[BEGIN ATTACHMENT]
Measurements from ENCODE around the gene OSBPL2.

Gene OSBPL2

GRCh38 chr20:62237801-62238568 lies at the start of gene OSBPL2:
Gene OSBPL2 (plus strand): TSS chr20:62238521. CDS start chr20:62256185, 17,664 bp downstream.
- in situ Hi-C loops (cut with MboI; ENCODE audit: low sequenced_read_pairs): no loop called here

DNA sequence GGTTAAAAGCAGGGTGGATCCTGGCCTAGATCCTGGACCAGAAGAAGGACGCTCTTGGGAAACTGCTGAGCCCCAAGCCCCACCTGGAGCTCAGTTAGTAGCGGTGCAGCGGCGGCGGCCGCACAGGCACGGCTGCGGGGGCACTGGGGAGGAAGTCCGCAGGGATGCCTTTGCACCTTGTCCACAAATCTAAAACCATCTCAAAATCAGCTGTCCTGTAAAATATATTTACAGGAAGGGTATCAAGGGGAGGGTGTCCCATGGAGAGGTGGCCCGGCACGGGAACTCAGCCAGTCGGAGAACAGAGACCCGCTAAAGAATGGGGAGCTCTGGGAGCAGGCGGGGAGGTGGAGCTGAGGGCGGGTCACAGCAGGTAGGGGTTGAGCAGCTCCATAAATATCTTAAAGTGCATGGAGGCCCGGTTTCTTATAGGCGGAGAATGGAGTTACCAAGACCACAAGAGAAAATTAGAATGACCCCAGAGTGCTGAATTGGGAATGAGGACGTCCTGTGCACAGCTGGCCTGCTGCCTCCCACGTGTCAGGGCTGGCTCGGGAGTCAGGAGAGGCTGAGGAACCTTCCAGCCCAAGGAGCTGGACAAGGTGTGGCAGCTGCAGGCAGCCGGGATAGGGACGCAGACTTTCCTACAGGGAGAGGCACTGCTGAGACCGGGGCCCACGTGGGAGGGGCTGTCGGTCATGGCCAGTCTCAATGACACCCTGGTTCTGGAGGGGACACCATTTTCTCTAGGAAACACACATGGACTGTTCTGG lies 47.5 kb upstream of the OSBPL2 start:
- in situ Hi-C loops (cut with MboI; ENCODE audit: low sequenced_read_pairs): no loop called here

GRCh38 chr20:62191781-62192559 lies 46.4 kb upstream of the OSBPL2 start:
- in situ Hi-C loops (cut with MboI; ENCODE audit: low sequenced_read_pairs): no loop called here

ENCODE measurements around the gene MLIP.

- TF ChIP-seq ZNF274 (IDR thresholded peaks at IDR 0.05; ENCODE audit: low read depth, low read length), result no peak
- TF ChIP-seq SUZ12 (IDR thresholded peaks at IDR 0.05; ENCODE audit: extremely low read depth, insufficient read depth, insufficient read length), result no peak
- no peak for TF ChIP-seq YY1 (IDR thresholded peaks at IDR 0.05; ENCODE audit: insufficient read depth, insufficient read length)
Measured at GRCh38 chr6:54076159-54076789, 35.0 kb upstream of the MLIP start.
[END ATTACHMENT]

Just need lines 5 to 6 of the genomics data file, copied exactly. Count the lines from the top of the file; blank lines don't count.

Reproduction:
- in situ Hi-C loops (cut with MboI; ENCODE audit: low sequenced_read_pairs): no loop called here

DNA sequence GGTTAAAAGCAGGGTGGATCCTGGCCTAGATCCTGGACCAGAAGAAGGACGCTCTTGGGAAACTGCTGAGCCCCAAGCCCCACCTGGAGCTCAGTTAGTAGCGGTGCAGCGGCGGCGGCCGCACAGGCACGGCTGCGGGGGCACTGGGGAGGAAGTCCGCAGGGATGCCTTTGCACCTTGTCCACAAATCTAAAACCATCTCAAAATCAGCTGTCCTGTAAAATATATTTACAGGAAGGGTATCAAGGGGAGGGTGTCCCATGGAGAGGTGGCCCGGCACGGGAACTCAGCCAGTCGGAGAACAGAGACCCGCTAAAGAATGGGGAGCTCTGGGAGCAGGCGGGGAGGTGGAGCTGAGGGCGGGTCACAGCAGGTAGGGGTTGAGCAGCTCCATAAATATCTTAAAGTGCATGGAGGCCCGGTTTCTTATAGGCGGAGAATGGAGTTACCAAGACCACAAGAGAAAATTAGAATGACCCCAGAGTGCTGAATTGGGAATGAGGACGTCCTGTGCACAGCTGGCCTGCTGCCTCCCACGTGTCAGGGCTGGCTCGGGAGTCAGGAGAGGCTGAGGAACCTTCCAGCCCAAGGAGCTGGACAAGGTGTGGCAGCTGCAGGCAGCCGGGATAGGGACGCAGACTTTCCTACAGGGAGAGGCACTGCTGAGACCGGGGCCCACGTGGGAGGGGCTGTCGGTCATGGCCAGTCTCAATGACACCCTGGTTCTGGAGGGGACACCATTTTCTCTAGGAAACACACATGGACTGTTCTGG lies 47.5 kb upstream of the OSBPL2 start: